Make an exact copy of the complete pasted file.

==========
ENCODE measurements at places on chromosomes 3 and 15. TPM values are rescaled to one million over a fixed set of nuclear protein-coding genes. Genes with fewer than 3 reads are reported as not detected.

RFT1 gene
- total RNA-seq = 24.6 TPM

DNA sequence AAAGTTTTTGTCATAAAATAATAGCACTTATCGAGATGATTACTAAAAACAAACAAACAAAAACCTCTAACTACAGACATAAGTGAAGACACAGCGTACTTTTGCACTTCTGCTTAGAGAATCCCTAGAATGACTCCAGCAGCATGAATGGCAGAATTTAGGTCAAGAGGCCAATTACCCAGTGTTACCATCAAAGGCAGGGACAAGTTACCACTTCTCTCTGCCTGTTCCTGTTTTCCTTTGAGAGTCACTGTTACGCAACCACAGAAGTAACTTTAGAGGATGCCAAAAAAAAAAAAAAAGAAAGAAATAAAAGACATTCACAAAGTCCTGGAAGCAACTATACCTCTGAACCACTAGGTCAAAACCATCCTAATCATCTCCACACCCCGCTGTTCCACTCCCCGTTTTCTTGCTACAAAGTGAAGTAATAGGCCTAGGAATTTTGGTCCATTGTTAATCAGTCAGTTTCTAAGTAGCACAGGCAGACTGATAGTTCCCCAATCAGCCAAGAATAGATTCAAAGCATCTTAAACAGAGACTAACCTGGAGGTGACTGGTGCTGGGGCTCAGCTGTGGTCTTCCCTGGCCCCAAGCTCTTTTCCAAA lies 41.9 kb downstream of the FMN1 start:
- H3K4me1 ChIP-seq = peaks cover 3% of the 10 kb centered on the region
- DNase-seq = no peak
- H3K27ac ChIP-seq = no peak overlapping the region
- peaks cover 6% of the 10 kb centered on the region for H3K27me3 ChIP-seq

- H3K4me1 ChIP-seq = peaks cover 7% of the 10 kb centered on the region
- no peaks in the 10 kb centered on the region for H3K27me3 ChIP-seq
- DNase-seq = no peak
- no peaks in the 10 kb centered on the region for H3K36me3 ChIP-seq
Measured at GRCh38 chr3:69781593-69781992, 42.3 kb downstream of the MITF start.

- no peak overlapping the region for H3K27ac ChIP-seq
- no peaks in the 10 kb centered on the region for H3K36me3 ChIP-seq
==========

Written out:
ENCODE measurements at places on chromosomes 3 and 15. TPM values are rescaled to one million over a fixed set of nuclear protein-coding genes. Genes with fewer than 3 reads are reported as not detected.

RFT1 gene
- total RNA-seq = 24.6 TPM

DNA sequence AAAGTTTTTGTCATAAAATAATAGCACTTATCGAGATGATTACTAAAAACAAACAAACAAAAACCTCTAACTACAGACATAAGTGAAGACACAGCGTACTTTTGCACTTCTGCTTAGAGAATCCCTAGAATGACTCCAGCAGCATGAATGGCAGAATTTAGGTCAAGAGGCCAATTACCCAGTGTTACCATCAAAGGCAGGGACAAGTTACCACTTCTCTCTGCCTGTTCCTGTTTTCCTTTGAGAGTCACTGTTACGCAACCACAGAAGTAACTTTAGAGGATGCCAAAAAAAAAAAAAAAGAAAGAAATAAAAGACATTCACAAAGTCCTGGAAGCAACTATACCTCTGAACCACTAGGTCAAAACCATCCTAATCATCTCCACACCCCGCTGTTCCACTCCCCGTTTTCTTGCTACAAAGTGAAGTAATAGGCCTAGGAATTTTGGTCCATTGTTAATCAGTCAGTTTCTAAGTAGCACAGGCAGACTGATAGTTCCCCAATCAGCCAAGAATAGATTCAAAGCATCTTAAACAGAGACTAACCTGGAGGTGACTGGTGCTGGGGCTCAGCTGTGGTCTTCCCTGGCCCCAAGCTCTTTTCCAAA lies 41.9 kb downstream of the FMN1 start:
- H3K4me1 ChIP-seq = peaks cover 3% of the 10 kb centered on the region
- DNase-seq = no peak
- H3K27ac ChIP-seq = no peak overlapping the region
- peaks cover 6% of the 10 kb centered on the region for H3K27me3 ChIP-seq

- H3K4me1 ChIP-seq = peaks cover 7% of the 10 kb centered on the region
- no peaks in the 10 kb centered on the region for H3K27me3 ChIP-seq
- DNase-seq = no peak
- no peaks in the 10 kb centered on the region for H3K36me3 ChIP-seq
Measured at GRCh38 chr3:69781593-69781992, 42.3 kb downstream of the MITF start.

- no peak overlapping the region for H3K27ac ChIP-seq
- no peaks in the 10 kb centered on the region for H3K36me3 ChIP-seq